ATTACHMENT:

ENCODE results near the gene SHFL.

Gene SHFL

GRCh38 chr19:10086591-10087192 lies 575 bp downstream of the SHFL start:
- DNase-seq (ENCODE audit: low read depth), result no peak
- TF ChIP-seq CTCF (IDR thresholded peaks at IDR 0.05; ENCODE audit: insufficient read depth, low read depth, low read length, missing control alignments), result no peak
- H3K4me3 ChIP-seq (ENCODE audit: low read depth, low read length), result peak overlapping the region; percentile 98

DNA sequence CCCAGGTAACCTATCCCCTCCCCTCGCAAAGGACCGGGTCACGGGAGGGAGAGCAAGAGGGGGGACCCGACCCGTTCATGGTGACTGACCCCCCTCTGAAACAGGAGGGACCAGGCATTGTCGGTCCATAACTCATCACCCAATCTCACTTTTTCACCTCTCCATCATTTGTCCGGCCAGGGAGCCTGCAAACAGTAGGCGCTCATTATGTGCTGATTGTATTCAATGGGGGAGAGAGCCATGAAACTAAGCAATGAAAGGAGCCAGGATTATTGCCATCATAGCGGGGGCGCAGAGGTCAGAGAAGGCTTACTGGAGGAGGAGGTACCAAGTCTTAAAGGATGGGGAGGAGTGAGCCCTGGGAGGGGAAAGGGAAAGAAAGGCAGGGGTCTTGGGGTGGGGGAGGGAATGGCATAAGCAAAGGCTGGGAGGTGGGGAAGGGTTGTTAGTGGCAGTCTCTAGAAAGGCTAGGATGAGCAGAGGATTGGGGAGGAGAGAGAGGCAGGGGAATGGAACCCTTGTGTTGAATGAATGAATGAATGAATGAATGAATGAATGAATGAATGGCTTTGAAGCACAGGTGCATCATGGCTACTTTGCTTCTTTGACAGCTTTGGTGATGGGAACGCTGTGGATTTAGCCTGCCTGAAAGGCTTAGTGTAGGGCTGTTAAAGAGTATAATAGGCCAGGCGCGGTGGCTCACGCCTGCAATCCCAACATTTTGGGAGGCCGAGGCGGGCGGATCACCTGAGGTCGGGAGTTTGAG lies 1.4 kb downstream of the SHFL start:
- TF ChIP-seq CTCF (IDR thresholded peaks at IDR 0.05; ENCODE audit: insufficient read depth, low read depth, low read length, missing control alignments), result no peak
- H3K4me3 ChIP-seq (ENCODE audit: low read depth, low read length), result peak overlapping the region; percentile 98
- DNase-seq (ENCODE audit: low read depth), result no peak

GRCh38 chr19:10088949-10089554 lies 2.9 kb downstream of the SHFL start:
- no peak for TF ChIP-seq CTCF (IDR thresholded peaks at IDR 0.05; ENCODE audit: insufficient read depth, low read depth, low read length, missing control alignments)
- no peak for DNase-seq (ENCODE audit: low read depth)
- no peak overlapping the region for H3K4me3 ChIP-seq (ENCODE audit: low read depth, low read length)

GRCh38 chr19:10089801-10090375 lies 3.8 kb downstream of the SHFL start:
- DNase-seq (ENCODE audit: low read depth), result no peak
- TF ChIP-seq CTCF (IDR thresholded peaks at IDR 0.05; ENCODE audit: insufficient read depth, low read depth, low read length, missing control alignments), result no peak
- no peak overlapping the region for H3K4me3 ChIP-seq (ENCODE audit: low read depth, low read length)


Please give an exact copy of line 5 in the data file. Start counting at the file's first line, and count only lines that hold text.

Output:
- TF ChIP-seq CTCF (IDR thresholded peaks at IDR 0.05; ENCODE audit: insufficient read depth, low read depth, low read length, missing control alignments), result no peak